In a new report for UKRI’s Global Food Security (GFS) programme, early career researchers have advised how true cost accounting (TCA) could help reduce loss and waste across the food system.
Early career researchers from a variety of disciplines across UK Research and Innovation (UKRI) have worked together to establish evidence-based policy recommendations to reduce the volume of waste throughout our food system.
They also aim to tackle the ten percent of global greenhouse gas emissions that arise from food loss and food waste.
The recommendations form part of a wider report entitled: a tool in the toolkit: can true cost accounting remove siloed thinking about food loss and waste?
It was developed following a series of focus groups with stakeholders from across the whole food system, including:
- food producers
- restaurant owners
- policy makers
- civil society organisations (CSOs)
The findings and evidence-based policy recommendations were then presented to government partners of the GFS programme. They were also presented in the Green Zone of the United Nations COP26 Climate Change conference last November.
True cost accounting
The report explores whether the tool of true cost accounting (TCA) could be used to reduce the volume of loss and waste that occurs at every stage of the food system.
Producing, consuming and wasting food results in significant impacts that cost our society; costs that are not normally factored into the price of the food we buy.
Justine Pearce, one of the report authors, explains: “We are paying for this damage in hidden ways. Currently, for every £1 paid directly for food, we incur an additional £1 cost from hidden external costs.”
The authors identify TCA as a way to minimise the mismatch between those who create societal costs and those who pay for them.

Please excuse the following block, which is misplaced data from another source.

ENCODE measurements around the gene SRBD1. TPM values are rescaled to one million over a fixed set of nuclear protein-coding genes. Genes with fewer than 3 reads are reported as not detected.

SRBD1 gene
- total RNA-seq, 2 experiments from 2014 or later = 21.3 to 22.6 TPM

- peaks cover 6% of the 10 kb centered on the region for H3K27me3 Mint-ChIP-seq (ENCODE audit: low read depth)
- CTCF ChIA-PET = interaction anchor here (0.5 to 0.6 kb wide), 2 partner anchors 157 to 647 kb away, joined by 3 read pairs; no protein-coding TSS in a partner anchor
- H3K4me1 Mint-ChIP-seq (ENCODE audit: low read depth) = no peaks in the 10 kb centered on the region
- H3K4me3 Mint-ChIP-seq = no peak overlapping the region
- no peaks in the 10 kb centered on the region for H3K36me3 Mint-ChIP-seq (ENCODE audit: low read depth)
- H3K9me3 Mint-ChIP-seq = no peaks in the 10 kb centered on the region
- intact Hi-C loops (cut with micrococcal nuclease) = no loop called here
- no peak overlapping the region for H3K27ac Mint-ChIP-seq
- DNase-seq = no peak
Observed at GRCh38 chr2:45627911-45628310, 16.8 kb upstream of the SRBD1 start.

We believe more work is needed to create a database linking relevant schemes and metrics, potentially providing an effective, holistic and simple labelling system for consumers
TCA can also be used as a tool to signal to consumers the social and environmental footprints of different food items. Therefore, empowering them to make personal choices to minimise food loss and waste.
Miranda Burke, report author, says: “We believe more work is needed to create a database linking relevant schemes and metrics, potentially providing an effective, holistic and simple labelling system for consumers.”
Other recommendations identified in the report include mandatory reporting of the food lost and wasted from different stakeholders, with binding targets to decrease volumes on an annual basis.
Because as report author Mehroosh Tak points out, “what gets measured, gets managed”.
- ensure supplier-retailer contracts address food loss and waste (FLW) at all points of the supply chain and mandate stakeholders to measure, state and reduce FLW in their contracts
- hospitality, supermarkets and local authorities should be required to disclose all FLW and set mandatory annual targets to decrease FLW
- review current rules and regulations regarding use and processing of FLW, and consider options for repurposing FLW, for example, as animal feed
- address supply chain inefficiency: supporting public procurement directly from suppliers could decrease FLW, while simultaneously strengthening local economies
- incentivise suppliers, retailers, and hospitality to address social, economic and environmental food system externalities, potentially offering incentives and rewards to do so via lower business rates
- clear definitions of terminology including: food loss, food waste, surplus, inedible parts and destinations of food loss and waste. Development of government recognised language for system-wide standardisation of data recording.